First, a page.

JPEG - 27.2 kb

The Berlin Conference on Libya, which lasted about five hours, is over. It took rather long, about four months, to prepare it. It was preceded by five rounds of consultations at the level of senior officials. This resulted in the preparation of a detailed document that contains recommendations on ways to overcome the ongoing Libyan crisis. This document is divided into chapters, one of which has to do with efforts in the sphere of security and stipulates measures for attaining a lasting ceasefire. There is also a chapter on the political process and one on settling Libya’s economic problems so as to ensure that all its religious, ethnic and political groups have access to the country’s natural wealth. There is also a chapter on humanitarian problems and human rights, as well as on the support which the international community led by the United Nations (UN) should give to all of these processes.

Russia was involved in these preparations from the very beginning. We attended all the five preparatory rounds. It was at our insistence that the conference organisers abandoned their initial idea of meeting without the Libyan parties. Invitations to the conference were sent to the Libyan leaders – Prime Minister of the Government of National Accord Fayez Mustafa al-Sarraj and Commander of the Libyan National Army Marshal Khalifa Haftar. It was at our initiative as well that the range of participants from among Libya’s neighbours was expanded, because their interests must be protected and their views are extremely important for lasting agreements.

The third element on which we insisted was that the conference documents reproduce, clearly and unambiguously, the key provisions of the UN Security Council resolutions on Libya, primarily the provisions on the absence of a military solution and the importance of achieving a settlement through the efforts of the Libyans themselves without any foreign interference.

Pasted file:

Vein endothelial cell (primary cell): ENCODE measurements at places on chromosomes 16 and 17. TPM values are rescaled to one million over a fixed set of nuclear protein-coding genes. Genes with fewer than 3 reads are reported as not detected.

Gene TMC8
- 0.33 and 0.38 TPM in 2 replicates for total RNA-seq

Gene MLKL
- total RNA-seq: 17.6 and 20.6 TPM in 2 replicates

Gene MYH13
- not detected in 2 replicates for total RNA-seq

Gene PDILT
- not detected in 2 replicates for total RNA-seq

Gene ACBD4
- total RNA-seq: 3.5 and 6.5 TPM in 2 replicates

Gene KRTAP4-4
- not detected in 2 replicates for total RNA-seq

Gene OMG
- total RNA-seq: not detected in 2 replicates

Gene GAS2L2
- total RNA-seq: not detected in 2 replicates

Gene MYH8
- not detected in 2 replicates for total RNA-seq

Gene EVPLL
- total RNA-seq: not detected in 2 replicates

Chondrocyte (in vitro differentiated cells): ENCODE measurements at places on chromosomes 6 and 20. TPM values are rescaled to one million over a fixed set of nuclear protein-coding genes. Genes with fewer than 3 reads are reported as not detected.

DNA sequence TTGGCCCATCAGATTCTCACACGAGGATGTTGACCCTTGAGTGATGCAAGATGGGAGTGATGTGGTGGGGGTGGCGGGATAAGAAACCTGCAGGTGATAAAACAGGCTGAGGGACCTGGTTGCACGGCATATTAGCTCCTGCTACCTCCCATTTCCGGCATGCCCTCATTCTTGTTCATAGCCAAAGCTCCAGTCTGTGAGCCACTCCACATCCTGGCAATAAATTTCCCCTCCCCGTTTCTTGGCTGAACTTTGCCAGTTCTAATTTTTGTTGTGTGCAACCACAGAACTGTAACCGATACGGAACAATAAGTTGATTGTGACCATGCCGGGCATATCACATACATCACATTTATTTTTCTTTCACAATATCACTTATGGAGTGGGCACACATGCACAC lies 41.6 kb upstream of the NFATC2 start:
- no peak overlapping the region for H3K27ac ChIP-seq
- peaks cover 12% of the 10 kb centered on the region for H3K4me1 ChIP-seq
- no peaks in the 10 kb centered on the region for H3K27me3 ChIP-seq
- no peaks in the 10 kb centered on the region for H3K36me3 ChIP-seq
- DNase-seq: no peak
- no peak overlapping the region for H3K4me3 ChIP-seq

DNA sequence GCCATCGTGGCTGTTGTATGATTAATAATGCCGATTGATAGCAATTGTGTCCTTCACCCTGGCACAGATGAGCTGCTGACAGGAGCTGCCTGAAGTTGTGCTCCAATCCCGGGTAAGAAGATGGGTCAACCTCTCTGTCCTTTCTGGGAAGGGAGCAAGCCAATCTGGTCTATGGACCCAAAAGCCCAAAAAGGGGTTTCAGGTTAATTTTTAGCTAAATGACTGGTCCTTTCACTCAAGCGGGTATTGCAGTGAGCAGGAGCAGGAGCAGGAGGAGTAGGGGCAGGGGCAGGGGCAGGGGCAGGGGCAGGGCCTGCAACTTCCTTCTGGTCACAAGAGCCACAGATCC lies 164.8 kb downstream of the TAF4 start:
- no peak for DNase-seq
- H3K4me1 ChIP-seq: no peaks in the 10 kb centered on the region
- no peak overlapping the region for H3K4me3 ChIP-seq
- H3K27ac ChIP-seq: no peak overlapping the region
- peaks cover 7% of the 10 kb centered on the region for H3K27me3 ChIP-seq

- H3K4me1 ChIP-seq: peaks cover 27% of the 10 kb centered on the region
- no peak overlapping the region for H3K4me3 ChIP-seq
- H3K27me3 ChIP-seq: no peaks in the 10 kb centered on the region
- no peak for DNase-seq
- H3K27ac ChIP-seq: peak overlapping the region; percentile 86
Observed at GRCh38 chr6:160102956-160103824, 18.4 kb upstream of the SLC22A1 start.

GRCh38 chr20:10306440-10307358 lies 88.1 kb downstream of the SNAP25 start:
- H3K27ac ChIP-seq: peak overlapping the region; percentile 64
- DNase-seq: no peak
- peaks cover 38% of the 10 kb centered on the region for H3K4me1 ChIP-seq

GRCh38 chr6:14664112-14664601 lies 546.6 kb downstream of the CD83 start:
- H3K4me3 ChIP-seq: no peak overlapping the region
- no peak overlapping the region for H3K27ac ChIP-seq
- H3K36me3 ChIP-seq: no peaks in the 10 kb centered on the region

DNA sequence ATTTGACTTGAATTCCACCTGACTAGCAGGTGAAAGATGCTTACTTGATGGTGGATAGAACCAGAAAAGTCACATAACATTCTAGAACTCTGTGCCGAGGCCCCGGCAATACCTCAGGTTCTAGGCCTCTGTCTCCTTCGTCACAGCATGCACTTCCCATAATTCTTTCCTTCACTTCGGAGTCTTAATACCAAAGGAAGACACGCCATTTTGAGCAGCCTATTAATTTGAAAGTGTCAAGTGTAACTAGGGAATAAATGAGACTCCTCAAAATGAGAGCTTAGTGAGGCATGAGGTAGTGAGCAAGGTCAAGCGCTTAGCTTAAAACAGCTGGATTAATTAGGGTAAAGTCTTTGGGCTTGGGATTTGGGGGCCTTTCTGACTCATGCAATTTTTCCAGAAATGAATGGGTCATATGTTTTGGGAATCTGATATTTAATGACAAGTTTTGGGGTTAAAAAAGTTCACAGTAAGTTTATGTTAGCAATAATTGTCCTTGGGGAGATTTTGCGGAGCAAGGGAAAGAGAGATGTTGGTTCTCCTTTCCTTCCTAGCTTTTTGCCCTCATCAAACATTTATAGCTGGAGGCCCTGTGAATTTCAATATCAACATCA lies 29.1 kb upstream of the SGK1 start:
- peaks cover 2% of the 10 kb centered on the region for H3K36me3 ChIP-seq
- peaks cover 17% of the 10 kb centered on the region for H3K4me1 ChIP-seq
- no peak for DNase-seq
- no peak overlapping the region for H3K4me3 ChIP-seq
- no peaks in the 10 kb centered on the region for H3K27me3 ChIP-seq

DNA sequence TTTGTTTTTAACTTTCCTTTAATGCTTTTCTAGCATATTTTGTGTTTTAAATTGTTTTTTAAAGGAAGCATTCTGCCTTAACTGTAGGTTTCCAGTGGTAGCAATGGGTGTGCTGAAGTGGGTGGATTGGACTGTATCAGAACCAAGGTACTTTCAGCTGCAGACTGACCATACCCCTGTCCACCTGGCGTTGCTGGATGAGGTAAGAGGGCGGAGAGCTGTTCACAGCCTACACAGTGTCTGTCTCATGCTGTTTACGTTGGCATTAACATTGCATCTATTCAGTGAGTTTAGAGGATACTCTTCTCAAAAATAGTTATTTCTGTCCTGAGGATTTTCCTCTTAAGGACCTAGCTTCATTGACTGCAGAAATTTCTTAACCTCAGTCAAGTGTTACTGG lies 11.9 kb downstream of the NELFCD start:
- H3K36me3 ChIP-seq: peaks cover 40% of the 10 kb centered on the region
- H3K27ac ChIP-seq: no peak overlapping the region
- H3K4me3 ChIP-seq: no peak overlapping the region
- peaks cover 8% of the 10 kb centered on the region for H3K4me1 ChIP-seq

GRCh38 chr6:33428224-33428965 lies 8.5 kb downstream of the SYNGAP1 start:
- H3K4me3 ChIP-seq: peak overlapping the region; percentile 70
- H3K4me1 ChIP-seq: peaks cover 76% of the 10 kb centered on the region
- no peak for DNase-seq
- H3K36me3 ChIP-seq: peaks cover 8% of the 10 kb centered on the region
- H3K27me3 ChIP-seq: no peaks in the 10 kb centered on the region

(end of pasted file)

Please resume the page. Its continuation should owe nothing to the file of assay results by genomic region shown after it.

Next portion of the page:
We managed to formulate the final statement of the conference so that all the practical recommendations and proposals that should be adopted have been approved by the Libyan parties.

Of course, the document emphasised the role of the UN Security Council, to which the document will be submitted for analysis, consideration and approval.

President of Russia Vladimir Putin put forth our position and pointed out that the Libyans’ opinion would be taken into account when the Berlin conference’s recommendations were discussed at the UN Security Council. This opinion should be expressed clearly before the UN Security Council starts working on the document.

The situation is difficult. The Libyan parties have made a small step forward since the January 13 meeting held in Moscow. They have agreed to send five delegates each to a military committee that will be established at the UN’s initiative to discuss all issues related to the ceasefire. As you know, the ceasefire brokered by Russia and Turkey took effect after midnight on January 12. Today we agreed that the ceasefire was largely respected, although there have been violations on both sides. The countries that can influence the situation on the ground in Libya pledged today to abstain from any steps that could provoke the Libyan parties into resuming full-scale hostilities, and said that they would encourage compliance with and consolidation and strengthening of the ceasefire.

The military committee comprising five representatives each of Fayez al-Sarraj and Khalifa Haftar will work under UN supervision to coordinate practical confidence-building measures for a more permanent ceasefire.

Overall, we believe that the conference was very useful. It is clear that the final decision will be made by the Libyans themselves. And it is clear that a serious and sustainable dialogue between the Libyan parties is so far impossible because of the vast differences between them. At the same time, the recommendations and proposals sealed in the final document of the Berlin conference will complement the list of international initiatives aimed at encouraging the Libyan parties to coordinate the conditions for launching talks and reaching agreements.

Thank you.